Bailed out steadily by the defense, offense finally pulls together late for game-winning drive that gets Seahawks back to .500 — in a most harrowing manner.
If the Seahawks’ play in the second half of the season turns out as it is scripted in the mind of coach Pete Carroll, the final drive Sunday in Dallas against a stout Cowboys defense will be etched in brass and mounted on a plaque somewhere along a wall at team headquarters.
Seventeen plays, 79 yards, 5 minutes, 35 seconds. To a field goal. With no penalties, no sacks of QB Russell Wilson, three third-down conversions in four chances, and no play longer than 15 yards.
If drives were canines, it would be a bulldog, not an adorable spaniel.
The drive was neither sleek nor exhilarating. What it was, was enough. So often in the NFL, the mandatory minimum works.
Despite missing starter Russell Okung (ankle) from the crucial left tackle spot, the Seahawks oozed past the Cowboys 13-12 in a key game for both that left Dallas (2-5) with a fifth loss in a row and virtually dead for the postseason.
For the Seahawks, it was progress. Incremental progress, but progress.
“We made it back to even,” Carroll said of the 4-4 record at midseason. “It feels similar to last year (5-3 at the midpoint). It’s unfortunate that it takes awhile for us. It’s an opportunity to observe where we’ve been, and if we put this second half together like we know we can, we’ll be very proud.
“We going on a (one-week bye) that gives us an opportunity to control our season, and see if we can do it. The last two weeks we’ve played tough physically, we’ve run the ball, had lots of communication and are pulling for one another.”
More pulling is being done by the defense, considering that the offense managed a single touchdown out of 330 yards. Its biggest play may have been a fourth-quarter tackle by Wilson after DE Greg Hardy batted up and intercepted a Wilson pass deep in Seattle territory. The pull-down of Hardy denied a certain touchdown.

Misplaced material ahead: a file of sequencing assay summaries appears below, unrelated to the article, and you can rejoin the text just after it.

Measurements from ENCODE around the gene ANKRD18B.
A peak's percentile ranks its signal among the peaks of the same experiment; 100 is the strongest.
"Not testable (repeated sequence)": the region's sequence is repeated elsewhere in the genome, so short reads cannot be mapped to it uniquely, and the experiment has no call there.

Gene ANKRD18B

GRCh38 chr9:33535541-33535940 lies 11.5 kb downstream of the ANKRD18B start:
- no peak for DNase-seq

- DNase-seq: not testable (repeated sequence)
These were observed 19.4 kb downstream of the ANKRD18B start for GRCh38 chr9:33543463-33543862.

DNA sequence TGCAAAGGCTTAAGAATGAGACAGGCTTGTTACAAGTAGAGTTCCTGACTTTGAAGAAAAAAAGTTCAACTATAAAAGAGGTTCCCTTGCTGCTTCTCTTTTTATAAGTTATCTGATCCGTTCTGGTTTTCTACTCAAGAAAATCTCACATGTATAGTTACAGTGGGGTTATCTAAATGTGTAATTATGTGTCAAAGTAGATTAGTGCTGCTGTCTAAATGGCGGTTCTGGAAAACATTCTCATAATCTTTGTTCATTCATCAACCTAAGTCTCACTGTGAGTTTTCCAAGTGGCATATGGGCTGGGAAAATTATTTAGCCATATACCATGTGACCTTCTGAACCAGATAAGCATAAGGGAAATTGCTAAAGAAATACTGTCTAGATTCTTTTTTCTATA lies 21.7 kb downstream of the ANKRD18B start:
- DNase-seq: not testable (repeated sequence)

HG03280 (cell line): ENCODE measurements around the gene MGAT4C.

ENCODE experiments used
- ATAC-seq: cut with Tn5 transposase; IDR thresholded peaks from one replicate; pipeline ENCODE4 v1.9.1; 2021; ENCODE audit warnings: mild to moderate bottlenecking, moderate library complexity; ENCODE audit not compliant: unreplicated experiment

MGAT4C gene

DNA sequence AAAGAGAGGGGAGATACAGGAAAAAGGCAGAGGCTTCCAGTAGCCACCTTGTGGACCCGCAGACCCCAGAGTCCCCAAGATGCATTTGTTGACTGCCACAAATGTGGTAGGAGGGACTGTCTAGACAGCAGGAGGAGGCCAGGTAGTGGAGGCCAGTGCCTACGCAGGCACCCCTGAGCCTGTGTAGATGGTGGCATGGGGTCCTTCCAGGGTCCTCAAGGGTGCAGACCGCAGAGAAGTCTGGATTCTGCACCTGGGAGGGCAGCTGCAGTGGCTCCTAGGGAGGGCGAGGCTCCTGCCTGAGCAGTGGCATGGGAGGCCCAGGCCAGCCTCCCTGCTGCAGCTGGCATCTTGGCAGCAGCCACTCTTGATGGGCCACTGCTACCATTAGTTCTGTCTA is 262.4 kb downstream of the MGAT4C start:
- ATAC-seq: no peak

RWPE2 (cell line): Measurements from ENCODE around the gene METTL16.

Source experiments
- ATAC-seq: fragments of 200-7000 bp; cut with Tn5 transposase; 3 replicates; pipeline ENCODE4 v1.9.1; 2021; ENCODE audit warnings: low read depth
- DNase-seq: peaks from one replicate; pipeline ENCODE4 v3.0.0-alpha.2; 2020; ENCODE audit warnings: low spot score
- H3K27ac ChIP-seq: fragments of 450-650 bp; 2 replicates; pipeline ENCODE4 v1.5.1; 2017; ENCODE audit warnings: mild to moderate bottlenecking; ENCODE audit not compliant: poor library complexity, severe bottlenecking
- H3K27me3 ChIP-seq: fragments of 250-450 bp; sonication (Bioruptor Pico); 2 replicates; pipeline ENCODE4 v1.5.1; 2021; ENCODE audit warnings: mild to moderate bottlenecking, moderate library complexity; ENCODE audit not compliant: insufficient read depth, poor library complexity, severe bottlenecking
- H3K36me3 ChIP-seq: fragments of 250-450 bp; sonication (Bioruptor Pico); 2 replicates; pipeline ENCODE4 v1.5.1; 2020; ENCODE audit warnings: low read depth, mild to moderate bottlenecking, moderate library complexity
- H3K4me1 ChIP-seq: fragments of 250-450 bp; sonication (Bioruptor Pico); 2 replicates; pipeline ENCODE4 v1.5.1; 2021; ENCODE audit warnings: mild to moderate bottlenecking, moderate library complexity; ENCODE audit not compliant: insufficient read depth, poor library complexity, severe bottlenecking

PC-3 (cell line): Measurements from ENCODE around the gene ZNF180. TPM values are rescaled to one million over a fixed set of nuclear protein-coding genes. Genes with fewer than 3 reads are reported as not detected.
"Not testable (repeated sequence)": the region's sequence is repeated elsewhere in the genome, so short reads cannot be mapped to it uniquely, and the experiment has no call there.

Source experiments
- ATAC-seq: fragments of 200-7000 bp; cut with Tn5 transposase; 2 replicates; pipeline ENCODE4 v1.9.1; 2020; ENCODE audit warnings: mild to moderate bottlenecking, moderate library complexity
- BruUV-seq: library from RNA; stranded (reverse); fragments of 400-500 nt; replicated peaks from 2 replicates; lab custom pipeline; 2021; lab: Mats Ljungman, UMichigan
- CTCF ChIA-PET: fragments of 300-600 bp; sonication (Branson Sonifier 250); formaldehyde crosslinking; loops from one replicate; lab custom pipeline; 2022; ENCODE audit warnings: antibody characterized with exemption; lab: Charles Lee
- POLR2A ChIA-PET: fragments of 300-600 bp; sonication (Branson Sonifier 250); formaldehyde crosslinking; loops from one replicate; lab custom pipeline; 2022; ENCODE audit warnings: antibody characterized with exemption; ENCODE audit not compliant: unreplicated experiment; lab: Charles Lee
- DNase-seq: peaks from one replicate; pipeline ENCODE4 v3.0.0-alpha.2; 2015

When the defense, which denied a TD for a second week in a row, limiting the Cowboys and emergency QB Matt Cassel to 220 yards, forced Dallas to settle for a field goal, the three (likely four) points saved turned out to mean much.
Hardy, the latest of many controversial hires by Cowboys owner Jerry Jones, took advantage of Okung’s replacement, LT Alvin Bailey, on the rush, leaping high to interrupt the pass. It was splendid play, but among the relatively few gaffes by the heretofore beleaguered O-line.
The pass protection was sackless for the first time since the Super Bowl win over Denver in February 2014.
“We protected the quarterback today, against a legit defense,” Carroll said. “The guys were great at catching the football too.”
Also crucial was the play of Wilson down the stretch. Despite missing several passes earlier in the game that were usually routine, he pulled it together on the final drive, completing four of six for 43 yards and picked up another 30 on three runs. That accounted for all but six yards in the final drive.
His next-to-last rush, from a scramble on third down that went 10 yards for a first down at the Dallas seven-yard line, was purely a function of superior speed in beating defenders to the turn up-field along the sideline.
The drive was a product of game-long learning.
“It takes us a while to learn what’s there,” Carroll said. “It’s difficult for defenses when Russell can pull it down (to run) and Marshawn (Lynch) is the hammer.
“Russell made a couple of scrambles that were great. It wasn’t improvising; it’s the way we play. And the way we protected (in the drive) and got third downs was a crucial statement about execution.”
Late in the second quarter, WR Ricardo Lockette was knocked out and down during a punt return by a hit from SS Jeff Heath, who was penalized for a blindside hit. Lockette was carted off the field and hospitalized, but was conscious, talking and moving as he left.
Carroll, who said Lockette had a concussion and a sore neck and would remain hospitalized overnight, was moved by the reaction of players.
“What stood out was the love from his teammates,” Carroll said. “It was obvious, and they were very emotional about it. They were trying to handle their emotions, and gained control at halftime.”
By game’s end, they had control of the season again.